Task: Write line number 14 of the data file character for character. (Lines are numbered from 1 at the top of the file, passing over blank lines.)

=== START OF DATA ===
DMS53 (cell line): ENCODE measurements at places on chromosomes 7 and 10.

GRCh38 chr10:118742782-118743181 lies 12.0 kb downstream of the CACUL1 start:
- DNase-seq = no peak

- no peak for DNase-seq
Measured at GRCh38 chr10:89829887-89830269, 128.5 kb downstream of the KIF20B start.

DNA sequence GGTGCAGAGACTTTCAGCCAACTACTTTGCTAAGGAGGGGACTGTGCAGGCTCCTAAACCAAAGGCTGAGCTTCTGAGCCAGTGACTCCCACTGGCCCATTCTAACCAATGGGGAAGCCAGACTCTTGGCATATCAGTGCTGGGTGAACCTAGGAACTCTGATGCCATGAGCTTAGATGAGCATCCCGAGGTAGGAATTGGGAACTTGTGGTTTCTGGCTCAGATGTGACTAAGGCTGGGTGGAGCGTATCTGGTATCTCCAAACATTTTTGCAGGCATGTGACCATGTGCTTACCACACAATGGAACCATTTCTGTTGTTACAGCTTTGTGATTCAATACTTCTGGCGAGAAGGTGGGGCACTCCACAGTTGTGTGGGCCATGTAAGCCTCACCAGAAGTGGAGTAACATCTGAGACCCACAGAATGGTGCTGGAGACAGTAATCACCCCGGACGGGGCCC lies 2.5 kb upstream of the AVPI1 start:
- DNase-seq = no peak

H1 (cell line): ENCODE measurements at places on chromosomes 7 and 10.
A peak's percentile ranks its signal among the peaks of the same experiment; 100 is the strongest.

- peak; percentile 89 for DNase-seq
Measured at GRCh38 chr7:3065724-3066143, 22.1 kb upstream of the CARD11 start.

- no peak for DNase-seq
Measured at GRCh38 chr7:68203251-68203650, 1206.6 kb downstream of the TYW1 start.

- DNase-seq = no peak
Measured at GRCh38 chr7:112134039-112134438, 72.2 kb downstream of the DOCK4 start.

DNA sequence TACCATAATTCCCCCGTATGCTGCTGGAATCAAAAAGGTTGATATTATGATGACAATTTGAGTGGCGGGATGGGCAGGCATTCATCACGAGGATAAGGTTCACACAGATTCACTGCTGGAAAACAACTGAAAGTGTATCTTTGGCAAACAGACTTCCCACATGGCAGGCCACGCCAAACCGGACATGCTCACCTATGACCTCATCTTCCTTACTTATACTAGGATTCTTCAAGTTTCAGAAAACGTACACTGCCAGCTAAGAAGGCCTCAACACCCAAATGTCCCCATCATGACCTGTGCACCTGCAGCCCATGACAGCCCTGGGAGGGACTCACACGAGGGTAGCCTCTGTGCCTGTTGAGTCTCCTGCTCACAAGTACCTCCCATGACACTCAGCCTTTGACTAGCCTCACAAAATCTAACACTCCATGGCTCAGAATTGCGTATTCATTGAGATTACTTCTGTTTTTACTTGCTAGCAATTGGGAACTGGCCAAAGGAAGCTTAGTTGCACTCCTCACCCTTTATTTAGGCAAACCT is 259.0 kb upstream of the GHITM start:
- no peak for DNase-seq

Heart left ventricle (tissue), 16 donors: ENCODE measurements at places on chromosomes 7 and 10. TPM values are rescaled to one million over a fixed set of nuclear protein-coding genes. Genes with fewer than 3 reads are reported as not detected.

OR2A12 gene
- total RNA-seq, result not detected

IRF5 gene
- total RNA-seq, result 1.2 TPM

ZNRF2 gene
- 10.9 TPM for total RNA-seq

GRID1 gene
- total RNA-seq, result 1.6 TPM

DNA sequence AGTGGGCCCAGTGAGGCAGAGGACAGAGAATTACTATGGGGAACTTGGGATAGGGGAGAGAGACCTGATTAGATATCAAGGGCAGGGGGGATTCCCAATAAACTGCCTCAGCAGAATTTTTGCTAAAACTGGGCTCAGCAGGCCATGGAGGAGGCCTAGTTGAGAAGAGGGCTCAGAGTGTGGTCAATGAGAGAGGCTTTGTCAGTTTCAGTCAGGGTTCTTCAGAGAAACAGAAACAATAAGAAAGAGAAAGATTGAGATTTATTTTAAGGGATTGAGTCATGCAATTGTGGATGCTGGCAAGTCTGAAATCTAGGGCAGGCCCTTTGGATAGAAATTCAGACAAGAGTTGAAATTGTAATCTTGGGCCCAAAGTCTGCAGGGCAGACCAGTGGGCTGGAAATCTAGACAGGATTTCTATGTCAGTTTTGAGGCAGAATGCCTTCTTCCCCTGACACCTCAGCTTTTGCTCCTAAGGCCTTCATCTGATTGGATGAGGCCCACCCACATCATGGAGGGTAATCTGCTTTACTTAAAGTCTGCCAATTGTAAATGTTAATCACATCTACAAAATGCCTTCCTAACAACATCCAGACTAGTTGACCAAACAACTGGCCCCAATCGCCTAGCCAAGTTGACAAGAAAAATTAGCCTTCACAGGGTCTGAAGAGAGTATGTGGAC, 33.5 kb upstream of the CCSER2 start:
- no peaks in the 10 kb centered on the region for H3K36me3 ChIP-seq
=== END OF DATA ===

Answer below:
- DNase-seq = no peak